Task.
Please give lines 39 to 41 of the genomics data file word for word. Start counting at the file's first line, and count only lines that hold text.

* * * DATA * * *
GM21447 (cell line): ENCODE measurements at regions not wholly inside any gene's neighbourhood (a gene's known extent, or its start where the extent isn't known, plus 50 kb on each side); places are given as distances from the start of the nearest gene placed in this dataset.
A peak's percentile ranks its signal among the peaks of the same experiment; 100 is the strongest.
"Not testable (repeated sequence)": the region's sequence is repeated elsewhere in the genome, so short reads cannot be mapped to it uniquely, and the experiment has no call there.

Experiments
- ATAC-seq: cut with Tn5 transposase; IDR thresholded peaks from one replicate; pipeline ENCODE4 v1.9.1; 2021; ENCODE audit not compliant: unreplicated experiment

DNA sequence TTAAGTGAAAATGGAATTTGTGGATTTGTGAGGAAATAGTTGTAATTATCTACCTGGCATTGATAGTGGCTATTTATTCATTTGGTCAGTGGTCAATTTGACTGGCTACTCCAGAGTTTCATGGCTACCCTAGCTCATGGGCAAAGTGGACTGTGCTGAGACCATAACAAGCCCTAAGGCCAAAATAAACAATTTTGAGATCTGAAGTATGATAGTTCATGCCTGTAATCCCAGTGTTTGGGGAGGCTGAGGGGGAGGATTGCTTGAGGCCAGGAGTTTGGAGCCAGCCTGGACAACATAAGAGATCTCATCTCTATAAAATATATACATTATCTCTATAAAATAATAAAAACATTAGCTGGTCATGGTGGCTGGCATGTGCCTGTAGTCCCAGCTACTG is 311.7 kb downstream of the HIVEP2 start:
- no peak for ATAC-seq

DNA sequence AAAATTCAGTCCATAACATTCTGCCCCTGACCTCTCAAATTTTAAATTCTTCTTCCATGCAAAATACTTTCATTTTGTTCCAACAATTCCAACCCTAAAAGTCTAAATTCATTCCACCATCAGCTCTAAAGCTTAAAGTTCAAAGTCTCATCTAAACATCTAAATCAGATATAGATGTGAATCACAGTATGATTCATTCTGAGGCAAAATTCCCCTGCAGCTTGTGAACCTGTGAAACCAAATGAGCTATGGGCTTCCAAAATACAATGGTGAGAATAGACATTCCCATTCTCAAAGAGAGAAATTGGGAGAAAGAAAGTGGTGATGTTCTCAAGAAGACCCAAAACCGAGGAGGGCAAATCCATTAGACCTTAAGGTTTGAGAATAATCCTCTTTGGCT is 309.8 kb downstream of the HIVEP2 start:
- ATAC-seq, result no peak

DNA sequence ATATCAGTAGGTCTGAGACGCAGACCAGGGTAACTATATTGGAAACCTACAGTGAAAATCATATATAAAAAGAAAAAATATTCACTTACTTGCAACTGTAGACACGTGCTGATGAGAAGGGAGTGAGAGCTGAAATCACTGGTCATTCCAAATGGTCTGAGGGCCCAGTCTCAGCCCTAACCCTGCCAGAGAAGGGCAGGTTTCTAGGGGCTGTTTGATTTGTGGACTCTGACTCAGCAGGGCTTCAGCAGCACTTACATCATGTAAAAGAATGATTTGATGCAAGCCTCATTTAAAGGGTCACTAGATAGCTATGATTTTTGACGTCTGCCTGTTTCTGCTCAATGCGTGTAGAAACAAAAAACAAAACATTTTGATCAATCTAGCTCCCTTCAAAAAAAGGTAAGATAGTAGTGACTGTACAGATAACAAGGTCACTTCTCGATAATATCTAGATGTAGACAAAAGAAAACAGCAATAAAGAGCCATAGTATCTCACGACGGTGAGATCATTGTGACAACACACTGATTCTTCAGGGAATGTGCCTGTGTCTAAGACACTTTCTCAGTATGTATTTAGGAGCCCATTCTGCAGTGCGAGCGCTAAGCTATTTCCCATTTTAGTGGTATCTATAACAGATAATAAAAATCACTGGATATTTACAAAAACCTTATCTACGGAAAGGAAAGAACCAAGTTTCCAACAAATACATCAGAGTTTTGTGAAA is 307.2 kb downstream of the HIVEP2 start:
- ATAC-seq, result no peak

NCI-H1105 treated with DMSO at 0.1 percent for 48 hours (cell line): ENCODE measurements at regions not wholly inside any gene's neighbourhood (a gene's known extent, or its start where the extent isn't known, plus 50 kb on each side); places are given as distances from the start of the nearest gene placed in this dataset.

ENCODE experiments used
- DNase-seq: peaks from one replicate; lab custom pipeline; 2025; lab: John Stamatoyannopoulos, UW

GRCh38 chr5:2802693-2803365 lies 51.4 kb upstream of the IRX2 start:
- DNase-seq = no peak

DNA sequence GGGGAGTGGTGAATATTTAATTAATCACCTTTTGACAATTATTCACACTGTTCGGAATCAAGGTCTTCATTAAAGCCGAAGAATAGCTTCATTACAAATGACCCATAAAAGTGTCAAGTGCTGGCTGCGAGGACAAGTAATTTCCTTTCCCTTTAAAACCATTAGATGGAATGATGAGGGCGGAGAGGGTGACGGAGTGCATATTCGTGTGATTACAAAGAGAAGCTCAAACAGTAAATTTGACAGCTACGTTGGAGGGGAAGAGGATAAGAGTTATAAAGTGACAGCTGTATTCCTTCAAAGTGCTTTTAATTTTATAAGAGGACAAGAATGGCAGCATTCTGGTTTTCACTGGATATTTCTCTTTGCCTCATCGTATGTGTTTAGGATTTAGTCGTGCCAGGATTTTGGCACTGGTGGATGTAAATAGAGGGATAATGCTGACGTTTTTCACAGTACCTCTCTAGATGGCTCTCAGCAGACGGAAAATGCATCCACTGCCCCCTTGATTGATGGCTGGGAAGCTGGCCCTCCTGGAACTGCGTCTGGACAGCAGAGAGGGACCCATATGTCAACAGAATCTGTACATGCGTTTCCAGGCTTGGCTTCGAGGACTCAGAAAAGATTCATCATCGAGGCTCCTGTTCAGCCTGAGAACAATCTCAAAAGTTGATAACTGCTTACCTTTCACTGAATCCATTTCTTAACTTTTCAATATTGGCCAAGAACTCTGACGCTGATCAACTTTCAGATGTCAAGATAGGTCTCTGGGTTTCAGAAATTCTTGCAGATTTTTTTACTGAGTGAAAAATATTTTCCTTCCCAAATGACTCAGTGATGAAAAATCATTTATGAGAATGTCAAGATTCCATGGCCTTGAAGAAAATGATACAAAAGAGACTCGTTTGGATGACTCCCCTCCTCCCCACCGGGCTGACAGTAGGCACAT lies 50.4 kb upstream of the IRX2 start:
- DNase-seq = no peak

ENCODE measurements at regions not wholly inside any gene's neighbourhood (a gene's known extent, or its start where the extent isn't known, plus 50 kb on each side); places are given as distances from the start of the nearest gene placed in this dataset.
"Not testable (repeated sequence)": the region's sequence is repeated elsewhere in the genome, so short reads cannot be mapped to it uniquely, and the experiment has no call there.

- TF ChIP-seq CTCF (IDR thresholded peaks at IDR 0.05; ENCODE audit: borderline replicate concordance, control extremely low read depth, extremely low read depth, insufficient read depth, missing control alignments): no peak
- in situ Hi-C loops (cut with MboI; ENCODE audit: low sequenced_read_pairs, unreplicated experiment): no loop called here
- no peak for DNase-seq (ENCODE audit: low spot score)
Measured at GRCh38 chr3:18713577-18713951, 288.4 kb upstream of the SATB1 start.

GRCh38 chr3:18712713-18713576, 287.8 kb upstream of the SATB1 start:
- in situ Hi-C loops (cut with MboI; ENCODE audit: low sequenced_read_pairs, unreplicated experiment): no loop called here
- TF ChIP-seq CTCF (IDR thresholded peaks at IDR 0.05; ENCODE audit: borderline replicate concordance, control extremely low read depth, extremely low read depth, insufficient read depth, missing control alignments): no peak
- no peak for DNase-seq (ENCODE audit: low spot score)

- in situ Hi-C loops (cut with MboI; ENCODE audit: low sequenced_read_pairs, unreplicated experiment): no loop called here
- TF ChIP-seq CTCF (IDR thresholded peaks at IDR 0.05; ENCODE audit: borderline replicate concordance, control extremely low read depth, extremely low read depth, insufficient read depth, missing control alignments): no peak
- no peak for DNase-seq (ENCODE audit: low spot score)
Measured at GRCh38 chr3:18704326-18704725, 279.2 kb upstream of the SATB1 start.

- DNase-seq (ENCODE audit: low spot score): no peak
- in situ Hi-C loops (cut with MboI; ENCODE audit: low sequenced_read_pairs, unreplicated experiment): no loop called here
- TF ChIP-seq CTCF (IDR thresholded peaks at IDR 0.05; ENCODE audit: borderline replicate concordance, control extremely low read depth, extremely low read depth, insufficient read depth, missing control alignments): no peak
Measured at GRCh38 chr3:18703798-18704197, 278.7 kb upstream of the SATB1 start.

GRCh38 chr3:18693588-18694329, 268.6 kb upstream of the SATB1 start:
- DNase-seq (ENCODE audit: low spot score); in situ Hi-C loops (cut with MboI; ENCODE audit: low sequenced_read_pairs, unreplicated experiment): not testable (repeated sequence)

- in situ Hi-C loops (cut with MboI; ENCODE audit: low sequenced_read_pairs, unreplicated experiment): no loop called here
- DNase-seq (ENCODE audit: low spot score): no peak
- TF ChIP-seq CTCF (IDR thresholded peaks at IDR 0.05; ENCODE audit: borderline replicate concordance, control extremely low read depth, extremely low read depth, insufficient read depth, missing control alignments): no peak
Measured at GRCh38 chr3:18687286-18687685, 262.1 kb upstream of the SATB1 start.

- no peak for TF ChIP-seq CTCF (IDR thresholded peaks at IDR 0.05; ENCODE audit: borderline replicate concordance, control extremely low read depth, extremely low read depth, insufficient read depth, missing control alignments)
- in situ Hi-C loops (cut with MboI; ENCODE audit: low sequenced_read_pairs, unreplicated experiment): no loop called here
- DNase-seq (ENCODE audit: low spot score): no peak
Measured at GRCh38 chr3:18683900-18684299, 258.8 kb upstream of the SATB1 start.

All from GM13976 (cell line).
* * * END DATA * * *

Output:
- in situ Hi-C loops (cut with MboI; ENCODE audit: low sequenced_read_pairs, unreplicated experiment): no loop called here
- DNase-seq (ENCODE audit: low spot score): no peak
- TF ChIP-seq CTCF (IDR thresholded peaks at IDR 0.05; ENCODE audit: borderline replicate concordance, control extremely low read depth, extremely low read depth, insufficient read depth, missing control alignments): no peak